And then I didn’t die. The hospice people were, to put it mildly, confused. Apparently I’m stronger than they thought as I fought off the infection. Of course, friends and family had to leave at some point, but I’ll always cherish my deathbed experiences of those 5 days. I don’t think one can have a better experience being in the company of those you love and being able to really speak about the things that really matter, to be able to laugh and cry without artifice or embarrassment.
The photos above were taken with my F5, the film thrown in a bag of about 100 other undeveloped rolls, presumably never to be seen again. A funny thing happened when I got my reprieve: I decided I really didn’t want to die just yet…and the 6 months thing was not carved in stone. I felt a real need to continue on Leicaphilia, doing so in a way that would evolve in any way that seemed appropriate. It’s been great therapy. I’ve also embarked on a quixotic quest to develop all undeveloped film (literally hundreds of rolls going back to 2015) which I’ve just finished yesterday. The photos above are part of that output.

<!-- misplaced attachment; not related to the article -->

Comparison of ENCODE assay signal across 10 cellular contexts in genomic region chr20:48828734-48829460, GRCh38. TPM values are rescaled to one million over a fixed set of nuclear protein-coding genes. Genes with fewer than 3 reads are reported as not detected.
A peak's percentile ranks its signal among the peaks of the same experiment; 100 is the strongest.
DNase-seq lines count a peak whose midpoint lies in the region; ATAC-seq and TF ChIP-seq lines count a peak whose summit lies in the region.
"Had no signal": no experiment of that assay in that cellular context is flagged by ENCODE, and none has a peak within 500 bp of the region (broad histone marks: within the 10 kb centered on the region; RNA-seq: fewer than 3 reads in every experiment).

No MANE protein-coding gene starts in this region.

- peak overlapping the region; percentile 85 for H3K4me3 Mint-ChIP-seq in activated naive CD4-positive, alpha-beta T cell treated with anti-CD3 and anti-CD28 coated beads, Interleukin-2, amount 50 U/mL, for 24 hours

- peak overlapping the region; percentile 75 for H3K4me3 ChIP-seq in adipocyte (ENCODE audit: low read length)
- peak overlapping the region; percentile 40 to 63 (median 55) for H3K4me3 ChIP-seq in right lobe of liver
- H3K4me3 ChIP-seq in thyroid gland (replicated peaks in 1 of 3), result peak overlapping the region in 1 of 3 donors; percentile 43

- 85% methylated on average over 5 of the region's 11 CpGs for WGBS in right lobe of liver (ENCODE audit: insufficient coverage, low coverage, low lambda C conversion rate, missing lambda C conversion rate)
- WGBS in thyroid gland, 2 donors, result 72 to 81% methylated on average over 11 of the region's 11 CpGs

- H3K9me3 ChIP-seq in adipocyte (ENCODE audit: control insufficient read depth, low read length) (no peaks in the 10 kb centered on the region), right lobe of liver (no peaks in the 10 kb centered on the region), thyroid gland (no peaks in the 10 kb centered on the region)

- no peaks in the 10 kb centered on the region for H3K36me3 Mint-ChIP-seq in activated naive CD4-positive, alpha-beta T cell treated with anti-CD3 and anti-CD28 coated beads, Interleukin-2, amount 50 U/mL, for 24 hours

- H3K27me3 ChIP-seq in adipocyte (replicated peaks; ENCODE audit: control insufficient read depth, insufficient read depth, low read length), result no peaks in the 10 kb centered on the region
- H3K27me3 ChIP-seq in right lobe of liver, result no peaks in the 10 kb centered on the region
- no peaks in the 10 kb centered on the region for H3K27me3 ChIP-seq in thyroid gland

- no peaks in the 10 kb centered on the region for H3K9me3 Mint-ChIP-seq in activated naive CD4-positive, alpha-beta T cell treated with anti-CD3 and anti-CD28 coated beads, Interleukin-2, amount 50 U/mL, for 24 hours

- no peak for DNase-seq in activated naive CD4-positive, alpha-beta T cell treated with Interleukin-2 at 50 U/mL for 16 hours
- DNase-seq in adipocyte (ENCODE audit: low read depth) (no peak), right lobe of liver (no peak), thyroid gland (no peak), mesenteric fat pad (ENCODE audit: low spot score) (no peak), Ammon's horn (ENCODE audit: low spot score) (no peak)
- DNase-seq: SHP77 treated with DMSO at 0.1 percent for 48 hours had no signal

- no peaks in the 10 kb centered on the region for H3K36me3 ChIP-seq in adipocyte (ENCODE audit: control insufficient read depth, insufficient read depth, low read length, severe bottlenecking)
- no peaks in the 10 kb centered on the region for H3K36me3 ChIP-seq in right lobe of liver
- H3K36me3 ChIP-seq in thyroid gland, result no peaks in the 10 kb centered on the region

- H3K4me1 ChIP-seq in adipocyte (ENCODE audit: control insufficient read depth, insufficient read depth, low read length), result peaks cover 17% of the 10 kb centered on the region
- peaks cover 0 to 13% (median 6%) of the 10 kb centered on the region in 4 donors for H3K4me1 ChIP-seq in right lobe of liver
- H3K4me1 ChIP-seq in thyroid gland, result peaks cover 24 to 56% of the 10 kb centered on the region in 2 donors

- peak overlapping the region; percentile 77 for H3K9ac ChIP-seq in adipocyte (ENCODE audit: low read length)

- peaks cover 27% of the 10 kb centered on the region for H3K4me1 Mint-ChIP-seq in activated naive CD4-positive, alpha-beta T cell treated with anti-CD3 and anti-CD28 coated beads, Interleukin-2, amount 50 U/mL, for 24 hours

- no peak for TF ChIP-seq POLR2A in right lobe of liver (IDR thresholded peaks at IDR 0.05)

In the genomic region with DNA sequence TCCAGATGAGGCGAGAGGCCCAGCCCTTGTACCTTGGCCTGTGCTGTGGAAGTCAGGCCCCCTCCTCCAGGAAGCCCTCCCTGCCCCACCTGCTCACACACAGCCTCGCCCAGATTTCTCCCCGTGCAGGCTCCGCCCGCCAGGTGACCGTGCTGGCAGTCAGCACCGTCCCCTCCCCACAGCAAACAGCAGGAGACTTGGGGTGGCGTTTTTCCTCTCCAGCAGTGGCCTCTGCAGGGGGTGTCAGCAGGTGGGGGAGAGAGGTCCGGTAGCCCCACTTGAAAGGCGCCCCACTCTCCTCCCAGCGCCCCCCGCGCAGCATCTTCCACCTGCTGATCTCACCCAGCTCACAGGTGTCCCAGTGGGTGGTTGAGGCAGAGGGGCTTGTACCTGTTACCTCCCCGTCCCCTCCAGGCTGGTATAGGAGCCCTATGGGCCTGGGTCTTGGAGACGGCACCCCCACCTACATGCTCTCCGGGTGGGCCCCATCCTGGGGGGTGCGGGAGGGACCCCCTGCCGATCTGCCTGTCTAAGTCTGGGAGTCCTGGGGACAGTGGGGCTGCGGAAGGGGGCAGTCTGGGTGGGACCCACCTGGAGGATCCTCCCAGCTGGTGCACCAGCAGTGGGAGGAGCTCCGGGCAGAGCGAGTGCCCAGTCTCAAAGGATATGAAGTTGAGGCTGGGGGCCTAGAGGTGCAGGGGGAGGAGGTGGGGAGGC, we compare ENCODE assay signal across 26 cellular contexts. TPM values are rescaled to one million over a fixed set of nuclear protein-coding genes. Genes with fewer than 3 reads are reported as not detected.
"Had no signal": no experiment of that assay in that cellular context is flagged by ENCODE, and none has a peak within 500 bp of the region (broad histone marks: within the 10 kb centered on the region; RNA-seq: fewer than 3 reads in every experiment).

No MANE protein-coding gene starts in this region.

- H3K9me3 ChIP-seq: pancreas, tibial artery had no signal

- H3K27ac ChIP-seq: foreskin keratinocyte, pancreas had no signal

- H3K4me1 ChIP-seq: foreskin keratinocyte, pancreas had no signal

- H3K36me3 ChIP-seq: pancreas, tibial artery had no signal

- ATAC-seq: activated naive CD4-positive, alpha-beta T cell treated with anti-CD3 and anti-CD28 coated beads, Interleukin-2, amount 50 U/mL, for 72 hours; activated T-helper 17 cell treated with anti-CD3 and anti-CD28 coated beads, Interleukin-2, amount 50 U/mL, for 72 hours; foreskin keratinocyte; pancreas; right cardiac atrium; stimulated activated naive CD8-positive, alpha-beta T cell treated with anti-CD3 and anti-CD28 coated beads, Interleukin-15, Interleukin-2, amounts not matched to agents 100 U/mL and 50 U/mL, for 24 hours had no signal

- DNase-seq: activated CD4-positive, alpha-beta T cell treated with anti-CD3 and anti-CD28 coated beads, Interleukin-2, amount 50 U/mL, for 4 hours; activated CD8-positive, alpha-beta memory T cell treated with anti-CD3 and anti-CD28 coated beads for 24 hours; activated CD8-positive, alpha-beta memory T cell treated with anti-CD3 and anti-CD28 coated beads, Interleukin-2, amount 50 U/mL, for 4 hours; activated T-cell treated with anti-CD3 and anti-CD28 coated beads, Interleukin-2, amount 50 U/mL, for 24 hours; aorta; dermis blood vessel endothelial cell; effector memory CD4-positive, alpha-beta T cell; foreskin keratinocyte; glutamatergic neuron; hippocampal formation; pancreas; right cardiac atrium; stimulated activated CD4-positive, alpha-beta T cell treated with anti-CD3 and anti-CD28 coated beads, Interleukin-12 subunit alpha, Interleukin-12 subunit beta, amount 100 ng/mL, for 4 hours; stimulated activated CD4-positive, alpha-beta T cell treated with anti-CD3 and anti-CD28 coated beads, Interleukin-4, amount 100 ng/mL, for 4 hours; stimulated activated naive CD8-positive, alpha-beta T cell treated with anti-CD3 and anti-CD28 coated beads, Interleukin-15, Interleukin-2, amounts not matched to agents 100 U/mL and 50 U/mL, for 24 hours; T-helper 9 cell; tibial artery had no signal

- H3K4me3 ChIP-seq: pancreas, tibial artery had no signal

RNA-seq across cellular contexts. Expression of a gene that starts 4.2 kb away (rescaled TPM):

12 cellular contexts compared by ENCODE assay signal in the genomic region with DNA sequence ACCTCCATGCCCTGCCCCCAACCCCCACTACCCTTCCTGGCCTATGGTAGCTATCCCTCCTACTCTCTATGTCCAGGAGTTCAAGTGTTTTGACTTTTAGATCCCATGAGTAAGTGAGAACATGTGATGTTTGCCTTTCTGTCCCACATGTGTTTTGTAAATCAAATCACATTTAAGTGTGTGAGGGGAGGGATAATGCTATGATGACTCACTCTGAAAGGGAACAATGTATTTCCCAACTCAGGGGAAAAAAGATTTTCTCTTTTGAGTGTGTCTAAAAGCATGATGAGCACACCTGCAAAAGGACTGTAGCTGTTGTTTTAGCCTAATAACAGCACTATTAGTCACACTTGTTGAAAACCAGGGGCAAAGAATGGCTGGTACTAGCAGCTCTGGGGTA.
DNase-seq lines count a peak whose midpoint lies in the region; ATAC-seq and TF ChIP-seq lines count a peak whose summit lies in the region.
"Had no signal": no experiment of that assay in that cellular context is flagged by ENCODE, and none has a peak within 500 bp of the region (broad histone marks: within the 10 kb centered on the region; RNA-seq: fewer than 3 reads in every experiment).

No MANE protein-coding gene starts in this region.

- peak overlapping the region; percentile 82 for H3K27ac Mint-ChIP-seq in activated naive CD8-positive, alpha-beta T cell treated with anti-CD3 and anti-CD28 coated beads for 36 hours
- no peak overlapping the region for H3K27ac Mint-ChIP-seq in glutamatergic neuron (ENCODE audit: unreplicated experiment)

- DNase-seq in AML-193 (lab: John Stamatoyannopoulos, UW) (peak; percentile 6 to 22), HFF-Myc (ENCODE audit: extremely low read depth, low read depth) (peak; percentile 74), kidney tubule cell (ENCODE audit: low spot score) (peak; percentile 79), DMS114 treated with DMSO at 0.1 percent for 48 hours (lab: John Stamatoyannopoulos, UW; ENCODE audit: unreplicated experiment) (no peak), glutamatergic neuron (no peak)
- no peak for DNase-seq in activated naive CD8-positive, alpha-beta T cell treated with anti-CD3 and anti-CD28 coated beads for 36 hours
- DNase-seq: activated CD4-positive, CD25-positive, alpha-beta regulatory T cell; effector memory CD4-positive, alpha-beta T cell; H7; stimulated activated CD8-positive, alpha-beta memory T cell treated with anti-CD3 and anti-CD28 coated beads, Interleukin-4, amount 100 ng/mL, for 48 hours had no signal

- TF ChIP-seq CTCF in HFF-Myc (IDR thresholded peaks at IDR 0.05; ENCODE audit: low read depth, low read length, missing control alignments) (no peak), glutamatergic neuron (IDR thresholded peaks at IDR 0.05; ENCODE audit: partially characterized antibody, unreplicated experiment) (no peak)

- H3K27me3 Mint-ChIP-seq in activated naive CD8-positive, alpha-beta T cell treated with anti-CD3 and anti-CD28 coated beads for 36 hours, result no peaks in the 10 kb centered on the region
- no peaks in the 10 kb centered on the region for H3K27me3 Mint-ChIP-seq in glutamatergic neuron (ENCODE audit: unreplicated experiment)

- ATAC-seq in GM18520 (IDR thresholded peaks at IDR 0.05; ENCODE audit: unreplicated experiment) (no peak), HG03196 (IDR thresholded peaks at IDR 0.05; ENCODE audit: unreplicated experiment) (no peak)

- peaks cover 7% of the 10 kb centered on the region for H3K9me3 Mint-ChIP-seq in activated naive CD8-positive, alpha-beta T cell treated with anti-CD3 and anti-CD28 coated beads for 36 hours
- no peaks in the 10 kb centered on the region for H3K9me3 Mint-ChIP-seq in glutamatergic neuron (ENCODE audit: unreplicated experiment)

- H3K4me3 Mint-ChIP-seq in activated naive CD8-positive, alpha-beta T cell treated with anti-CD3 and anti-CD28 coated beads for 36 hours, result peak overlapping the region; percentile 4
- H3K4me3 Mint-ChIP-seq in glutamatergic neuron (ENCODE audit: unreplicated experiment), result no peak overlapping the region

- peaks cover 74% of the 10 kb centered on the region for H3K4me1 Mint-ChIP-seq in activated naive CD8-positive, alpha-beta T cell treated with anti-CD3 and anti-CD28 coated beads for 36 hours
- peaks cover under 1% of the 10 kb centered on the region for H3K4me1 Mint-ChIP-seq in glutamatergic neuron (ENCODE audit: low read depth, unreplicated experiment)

I’m now 3 months into my death march, on hospice with not further treatment. And I’m feeling better than ever. Today, Thanksgiving, I’m giving thanks to all the wonderful friends who’ve reached out to me – academic mentors, old loves, ex wives, forever friends, family. Their love and concern have meant everything to me.
How long do I have left? Who knows. I think it’s the wrong question to ask. The real question is what do I do with my time now that I know that it might be limited. Much of what I’ve been doing is putting a lifetime of photography in order – making sure I have hard prints of those things that mean something to me. Donna can figure out what to do with it when I’m gone, although I’m not expected that to be for a bit – fingers crossed.